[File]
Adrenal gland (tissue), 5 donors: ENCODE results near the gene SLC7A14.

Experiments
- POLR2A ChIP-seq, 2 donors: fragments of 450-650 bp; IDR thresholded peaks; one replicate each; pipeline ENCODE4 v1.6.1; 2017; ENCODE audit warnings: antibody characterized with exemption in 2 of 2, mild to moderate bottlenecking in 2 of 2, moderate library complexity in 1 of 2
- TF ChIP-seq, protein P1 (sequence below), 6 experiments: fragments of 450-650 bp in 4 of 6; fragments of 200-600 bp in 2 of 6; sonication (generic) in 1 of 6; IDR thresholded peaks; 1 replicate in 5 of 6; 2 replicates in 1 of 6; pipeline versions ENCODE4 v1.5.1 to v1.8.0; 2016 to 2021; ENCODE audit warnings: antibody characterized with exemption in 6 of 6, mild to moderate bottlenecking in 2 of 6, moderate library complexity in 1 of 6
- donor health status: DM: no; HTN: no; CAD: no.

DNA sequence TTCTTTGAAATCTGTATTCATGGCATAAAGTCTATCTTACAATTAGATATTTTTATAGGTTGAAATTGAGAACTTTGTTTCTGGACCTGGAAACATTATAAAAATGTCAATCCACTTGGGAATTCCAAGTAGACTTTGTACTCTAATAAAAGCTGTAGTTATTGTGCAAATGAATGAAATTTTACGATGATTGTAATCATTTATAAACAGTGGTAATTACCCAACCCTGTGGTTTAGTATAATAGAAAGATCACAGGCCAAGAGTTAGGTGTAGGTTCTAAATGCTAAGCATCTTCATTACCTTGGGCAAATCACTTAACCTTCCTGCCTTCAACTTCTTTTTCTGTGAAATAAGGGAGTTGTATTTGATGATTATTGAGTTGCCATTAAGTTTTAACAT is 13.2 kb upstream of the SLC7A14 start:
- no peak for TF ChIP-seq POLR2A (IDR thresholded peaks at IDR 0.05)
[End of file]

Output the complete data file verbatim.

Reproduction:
Adrenal gland (tissue), 5 donors: ENCODE results near the gene SLC7A14.

Experiments
- POLR2A ChIP-seq, 2 donors: fragments of 450-650 bp; IDR thresholded peaks; one replicate each; pipeline ENCODE4 v1.6.1; 2017; ENCODE audit warnings: antibody characterized with exemption in 2 of 2, mild to moderate bottlenecking in 2 of 2, moderate library complexity in 1 of 2
- TF ChIP-seq, protein P1 (sequence below), 6 experiments: fragments of 450-650 bp in 4 of 6; fragments of 200-600 bp in 2 of 6; sonication (generic) in 1 of 6; IDR thresholded peaks; 1 replicate in 5 of 6; 2 replicates in 1 of 6; pipeline versions ENCODE4 v1.5.1 to v1.8.0; 2016 to 2021; ENCODE audit warnings: antibody characterized with exemption in 6 of 6, mild to moderate bottlenecking in 2 of 6, moderate library complexity in 1 of 6
- donor health status: DM: no; HTN: no; CAD: no.

DNA sequence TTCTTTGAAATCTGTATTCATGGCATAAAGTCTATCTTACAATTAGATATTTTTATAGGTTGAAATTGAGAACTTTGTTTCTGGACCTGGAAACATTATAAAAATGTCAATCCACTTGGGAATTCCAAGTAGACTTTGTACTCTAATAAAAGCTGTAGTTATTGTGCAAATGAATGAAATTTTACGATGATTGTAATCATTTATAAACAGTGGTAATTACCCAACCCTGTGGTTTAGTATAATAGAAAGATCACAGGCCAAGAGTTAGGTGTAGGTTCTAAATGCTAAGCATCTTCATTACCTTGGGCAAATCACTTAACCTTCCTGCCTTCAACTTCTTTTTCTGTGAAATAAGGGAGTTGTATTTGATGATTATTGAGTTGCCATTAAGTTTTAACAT is 13.2 kb upstream of the SLC7A14 start:
- no peak for TF ChIP-seq POLR2A (IDR thresholded peaks at IDR 0.05)